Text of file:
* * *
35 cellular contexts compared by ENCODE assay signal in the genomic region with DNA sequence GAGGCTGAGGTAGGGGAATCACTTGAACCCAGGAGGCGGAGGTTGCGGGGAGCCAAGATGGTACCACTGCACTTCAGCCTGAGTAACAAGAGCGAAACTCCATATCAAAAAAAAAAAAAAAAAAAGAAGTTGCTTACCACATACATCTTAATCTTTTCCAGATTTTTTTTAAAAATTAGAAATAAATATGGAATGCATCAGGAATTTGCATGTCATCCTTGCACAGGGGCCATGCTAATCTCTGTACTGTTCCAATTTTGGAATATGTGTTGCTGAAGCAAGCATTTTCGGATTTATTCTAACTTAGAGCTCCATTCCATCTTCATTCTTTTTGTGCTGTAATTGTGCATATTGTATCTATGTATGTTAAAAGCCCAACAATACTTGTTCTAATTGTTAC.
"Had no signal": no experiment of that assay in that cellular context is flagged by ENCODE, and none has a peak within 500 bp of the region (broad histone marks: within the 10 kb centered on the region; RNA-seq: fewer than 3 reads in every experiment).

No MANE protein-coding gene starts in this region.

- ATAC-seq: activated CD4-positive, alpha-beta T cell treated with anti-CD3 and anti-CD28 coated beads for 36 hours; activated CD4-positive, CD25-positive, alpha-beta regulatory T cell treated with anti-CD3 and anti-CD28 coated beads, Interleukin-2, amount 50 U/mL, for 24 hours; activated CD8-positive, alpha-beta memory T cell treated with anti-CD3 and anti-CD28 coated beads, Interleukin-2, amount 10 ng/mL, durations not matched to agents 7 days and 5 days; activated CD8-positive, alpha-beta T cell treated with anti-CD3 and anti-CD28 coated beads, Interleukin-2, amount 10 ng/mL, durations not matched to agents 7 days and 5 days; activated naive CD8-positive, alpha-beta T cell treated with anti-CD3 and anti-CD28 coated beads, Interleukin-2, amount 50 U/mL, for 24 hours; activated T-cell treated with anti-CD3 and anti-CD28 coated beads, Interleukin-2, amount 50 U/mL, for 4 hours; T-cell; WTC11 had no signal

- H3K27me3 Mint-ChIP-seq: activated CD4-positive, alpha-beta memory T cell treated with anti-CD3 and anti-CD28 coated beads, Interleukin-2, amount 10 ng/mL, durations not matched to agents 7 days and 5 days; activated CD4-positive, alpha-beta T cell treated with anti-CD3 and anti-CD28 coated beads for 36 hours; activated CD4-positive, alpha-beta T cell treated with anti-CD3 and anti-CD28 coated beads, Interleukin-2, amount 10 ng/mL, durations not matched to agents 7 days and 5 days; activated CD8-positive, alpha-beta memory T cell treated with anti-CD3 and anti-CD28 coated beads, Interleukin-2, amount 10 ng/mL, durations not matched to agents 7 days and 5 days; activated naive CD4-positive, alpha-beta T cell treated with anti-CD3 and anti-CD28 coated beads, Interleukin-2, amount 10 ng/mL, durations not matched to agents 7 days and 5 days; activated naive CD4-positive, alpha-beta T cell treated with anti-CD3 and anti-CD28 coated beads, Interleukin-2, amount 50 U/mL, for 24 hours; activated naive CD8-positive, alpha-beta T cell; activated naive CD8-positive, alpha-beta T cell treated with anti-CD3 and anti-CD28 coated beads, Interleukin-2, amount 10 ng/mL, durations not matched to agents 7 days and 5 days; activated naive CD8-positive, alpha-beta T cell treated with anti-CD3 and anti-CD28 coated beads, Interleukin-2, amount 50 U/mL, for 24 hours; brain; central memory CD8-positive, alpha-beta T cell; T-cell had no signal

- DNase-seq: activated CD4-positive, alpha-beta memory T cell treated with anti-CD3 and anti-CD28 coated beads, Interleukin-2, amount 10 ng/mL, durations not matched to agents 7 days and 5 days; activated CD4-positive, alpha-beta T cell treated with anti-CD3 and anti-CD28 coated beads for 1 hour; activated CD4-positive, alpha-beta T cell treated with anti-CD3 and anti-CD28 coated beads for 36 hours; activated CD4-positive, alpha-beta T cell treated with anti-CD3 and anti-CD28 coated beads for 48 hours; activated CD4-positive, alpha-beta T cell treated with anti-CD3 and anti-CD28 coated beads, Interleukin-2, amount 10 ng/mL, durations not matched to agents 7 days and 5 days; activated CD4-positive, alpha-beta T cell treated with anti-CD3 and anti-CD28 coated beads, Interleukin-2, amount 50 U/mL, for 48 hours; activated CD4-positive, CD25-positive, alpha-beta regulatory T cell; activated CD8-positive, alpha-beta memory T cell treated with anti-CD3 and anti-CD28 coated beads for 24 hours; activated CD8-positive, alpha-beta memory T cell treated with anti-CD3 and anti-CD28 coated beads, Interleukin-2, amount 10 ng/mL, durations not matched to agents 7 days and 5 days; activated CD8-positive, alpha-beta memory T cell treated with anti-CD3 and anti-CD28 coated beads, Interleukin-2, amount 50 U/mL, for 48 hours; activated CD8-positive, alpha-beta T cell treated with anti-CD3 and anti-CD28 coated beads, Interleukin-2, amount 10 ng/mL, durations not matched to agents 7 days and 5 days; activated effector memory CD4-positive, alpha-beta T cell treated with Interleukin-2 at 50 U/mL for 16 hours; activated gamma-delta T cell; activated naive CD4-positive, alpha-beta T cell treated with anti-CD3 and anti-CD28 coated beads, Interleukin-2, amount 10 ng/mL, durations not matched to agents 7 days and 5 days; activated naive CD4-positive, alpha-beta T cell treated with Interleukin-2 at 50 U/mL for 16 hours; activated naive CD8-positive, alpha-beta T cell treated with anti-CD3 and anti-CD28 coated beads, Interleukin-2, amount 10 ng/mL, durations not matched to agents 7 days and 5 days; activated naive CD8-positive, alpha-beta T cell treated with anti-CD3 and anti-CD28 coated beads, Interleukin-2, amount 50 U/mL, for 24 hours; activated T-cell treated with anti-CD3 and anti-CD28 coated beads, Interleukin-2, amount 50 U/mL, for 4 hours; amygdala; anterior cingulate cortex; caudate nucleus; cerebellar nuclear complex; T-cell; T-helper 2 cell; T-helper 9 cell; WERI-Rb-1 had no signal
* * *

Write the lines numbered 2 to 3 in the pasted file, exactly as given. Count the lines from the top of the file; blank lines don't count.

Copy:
"Had no signal": no experiment of that assay in that cellular context is flagged by ENCODE, and none has a peak within 500 bp of the region (broad histone marks: within the 10 kb centered on the region; RNA-seq: fewer than 3 reads in every experiment).

No MANE protein-coding gene starts in this region.